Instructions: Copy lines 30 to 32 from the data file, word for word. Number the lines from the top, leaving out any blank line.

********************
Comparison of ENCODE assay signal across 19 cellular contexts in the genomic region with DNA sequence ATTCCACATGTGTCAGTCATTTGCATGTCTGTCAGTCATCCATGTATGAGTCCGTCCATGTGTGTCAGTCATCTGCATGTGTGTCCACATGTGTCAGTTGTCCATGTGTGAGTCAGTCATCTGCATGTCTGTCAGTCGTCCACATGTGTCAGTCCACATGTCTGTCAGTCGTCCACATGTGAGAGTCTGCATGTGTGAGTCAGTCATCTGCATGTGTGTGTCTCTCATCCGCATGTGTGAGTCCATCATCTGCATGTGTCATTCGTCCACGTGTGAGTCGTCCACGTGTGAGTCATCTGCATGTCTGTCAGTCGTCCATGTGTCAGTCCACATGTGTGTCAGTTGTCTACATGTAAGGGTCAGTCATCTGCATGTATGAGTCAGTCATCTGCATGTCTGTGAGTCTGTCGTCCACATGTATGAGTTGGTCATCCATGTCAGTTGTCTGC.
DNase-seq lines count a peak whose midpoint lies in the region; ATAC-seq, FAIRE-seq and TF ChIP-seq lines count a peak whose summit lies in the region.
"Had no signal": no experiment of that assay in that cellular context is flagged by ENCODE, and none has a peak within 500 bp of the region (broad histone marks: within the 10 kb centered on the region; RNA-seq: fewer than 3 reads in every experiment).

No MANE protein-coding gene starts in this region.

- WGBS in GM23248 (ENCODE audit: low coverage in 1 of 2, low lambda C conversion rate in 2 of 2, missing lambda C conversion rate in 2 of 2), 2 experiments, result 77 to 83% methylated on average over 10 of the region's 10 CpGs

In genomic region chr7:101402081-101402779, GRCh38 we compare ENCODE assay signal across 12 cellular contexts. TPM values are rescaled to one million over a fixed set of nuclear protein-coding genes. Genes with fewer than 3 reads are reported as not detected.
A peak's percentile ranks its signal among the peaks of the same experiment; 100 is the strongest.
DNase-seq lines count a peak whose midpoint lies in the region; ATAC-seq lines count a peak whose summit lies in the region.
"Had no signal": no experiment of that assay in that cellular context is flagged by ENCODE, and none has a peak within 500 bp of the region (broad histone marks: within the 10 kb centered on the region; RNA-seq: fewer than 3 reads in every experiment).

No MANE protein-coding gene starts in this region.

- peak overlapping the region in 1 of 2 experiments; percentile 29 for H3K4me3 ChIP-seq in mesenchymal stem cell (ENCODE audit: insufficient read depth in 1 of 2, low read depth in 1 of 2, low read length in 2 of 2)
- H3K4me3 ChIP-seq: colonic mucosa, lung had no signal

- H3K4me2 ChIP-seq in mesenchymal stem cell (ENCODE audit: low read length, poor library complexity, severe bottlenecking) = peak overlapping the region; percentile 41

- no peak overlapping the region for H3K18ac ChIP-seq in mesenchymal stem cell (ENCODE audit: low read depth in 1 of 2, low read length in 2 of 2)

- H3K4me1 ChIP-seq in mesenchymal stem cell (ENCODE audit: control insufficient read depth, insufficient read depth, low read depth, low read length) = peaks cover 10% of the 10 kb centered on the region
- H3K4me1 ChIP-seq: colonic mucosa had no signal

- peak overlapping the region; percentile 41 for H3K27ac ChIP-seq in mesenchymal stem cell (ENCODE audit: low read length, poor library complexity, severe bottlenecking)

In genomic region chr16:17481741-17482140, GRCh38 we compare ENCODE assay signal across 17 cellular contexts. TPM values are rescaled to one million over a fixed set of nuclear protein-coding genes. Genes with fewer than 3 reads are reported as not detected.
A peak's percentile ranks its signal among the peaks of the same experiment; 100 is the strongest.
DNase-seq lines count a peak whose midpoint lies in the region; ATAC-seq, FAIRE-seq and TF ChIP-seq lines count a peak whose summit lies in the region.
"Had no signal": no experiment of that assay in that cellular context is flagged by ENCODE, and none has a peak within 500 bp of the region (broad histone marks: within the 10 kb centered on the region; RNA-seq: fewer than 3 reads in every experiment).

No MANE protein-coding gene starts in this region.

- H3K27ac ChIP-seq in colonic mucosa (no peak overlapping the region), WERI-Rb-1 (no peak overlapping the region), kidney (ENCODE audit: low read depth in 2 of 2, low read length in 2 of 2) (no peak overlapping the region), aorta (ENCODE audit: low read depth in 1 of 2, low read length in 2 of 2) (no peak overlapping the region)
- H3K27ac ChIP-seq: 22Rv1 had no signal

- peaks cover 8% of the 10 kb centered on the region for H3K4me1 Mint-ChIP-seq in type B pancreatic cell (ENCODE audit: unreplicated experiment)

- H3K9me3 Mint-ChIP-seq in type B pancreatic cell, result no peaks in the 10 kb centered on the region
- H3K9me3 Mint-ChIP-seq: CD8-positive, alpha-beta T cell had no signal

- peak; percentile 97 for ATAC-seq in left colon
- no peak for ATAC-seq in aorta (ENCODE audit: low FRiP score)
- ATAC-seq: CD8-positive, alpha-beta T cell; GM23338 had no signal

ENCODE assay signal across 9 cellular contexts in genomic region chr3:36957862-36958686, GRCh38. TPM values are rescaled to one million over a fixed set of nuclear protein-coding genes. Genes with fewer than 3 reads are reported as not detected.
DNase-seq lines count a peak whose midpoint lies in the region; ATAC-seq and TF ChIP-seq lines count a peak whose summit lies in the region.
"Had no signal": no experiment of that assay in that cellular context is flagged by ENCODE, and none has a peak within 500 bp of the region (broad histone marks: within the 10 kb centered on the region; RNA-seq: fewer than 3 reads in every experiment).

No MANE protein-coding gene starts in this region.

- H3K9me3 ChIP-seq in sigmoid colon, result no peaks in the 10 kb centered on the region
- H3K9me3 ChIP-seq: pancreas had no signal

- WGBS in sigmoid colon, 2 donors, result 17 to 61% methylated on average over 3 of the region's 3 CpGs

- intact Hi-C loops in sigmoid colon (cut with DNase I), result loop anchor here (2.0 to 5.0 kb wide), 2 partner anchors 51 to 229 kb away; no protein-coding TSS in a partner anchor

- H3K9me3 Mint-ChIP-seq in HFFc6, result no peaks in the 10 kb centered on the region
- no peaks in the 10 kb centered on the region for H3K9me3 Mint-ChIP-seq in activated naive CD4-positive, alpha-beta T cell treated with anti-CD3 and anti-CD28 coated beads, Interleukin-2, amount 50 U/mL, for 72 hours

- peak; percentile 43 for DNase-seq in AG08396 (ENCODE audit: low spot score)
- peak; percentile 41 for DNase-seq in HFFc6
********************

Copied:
- ATAC-seq: CD8-positive, alpha-beta T cell; GM23338 had no signal

ENCODE assay signal across 9 cellular contexts in genomic region chr3:36957862-36958686, GRCh38. TPM values are rescaled to one million over a fixed set of nuclear protein-coding genes. Genes with fewer than 3 reads are reported as not detected.
DNase-seq lines count a peak whose midpoint lies in the region; ATAC-seq and TF ChIP-seq lines count a peak whose summit lies in the region.